Northwestern, and other universities, must have the courage to live up to President Schapiro's ringing declaration that a university must have "a compelling reason to punish anyone -- student, faculty member, staff member -- for expressing his or her views, regardless of how repugnant you might find those views." That is, after all, what makes a university a university.


ACLU Files Lawsuit to Block School Choice for Nevada Children

The American Civil Liberties Union (ACLU) has just filed a lawsuit intended to block students from participating in Nevada’s groundbreaking near-universal education savings account (ESA) option. The ESA option was signed into law this spring by Gov. Brian Sandoval, R-Nev., and began accepting applications a few weeks ago.

More than 2,200 parents have already applied to participate in the ESA option, which provides students with a portion (roughly $5,100 annually) of the funds that would have been spent on them in their public school in an ESA account that they can then use to pay for a variety of education-related services, products, and providers.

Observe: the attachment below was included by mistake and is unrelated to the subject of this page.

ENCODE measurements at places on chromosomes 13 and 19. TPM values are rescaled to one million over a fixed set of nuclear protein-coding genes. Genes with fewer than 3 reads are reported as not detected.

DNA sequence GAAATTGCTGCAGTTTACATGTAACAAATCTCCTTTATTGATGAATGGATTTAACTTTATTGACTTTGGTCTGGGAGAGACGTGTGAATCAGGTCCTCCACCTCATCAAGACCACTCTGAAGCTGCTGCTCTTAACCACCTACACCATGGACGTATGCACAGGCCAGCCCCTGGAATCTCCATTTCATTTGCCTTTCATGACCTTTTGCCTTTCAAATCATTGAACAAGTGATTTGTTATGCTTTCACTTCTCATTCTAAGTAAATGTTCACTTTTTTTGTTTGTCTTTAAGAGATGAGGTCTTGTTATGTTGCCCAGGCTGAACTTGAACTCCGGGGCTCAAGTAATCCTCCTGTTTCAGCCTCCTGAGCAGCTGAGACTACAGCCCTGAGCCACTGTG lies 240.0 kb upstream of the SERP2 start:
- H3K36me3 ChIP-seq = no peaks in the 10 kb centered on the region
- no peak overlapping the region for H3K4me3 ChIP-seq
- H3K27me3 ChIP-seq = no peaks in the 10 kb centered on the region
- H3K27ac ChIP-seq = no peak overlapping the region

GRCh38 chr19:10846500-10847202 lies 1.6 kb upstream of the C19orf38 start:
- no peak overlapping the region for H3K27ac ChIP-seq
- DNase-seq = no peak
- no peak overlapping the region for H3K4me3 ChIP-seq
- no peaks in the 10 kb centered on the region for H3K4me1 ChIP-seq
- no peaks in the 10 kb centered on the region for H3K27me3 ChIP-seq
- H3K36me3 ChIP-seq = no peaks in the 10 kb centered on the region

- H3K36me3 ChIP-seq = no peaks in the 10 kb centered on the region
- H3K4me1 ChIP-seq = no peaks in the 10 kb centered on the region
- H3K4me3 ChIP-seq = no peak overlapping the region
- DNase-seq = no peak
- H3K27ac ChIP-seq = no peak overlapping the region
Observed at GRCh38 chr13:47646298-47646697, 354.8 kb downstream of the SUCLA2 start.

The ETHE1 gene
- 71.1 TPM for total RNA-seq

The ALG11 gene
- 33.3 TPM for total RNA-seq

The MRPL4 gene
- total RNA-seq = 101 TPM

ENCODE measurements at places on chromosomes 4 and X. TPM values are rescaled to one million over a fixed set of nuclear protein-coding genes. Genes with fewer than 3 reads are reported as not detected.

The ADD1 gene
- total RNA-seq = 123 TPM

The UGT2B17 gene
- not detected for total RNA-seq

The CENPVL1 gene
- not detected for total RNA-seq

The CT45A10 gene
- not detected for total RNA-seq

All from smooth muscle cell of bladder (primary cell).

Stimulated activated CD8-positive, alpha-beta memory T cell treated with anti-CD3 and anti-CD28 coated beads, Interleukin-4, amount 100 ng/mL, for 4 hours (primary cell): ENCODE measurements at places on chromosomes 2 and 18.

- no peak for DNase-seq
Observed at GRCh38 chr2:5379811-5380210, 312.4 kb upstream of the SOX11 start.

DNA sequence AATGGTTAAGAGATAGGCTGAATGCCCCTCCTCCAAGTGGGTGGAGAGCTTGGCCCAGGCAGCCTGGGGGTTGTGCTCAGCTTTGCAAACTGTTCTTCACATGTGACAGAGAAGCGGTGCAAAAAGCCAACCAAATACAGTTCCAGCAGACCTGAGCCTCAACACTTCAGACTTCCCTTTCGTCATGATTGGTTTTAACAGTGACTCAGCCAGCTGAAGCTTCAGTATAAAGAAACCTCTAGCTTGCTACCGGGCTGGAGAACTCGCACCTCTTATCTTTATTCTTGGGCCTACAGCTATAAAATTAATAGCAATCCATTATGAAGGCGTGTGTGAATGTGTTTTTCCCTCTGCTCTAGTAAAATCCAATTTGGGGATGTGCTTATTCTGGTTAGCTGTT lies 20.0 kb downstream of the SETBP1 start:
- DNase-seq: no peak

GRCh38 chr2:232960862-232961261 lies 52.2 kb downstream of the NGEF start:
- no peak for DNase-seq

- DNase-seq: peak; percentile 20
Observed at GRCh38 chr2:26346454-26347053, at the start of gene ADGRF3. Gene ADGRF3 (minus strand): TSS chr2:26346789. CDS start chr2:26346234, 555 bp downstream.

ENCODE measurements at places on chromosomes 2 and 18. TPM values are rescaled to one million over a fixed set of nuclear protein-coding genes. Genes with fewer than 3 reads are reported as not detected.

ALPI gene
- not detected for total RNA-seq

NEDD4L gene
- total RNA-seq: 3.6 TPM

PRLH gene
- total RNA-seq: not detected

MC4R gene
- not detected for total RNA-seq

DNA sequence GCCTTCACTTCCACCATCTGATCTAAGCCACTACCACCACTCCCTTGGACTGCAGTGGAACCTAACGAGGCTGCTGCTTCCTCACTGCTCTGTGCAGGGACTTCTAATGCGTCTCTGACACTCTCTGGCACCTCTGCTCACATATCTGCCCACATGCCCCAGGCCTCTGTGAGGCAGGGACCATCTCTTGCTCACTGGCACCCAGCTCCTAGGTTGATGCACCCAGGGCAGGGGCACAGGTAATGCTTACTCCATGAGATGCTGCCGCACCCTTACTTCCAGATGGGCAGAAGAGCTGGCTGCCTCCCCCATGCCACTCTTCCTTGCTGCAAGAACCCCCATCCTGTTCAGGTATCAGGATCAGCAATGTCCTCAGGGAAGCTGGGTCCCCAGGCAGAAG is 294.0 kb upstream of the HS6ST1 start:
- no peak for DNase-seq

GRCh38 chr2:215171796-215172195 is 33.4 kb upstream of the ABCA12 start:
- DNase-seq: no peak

They can use their ESA to pay for private school tuition, online learning, special education services and therapies, textbooks, curricula, and a host of other education-related expenditures. As the name implies, parents can also save unused funds, rolling dollars over from year-to-year to pay for future education costs.

The ACLU’s lawsuit alleges that the ESA program “violates the Nevada Constitution’s prohibition against the use of public money for sectarian (religious) purposes.” Yet ESA funds go directly to parents, who can then choose from any education option that is right for their child.

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The Foundation for Excellence in Education explains that the Arizona Court of Appeals noted in a similar case in 2013,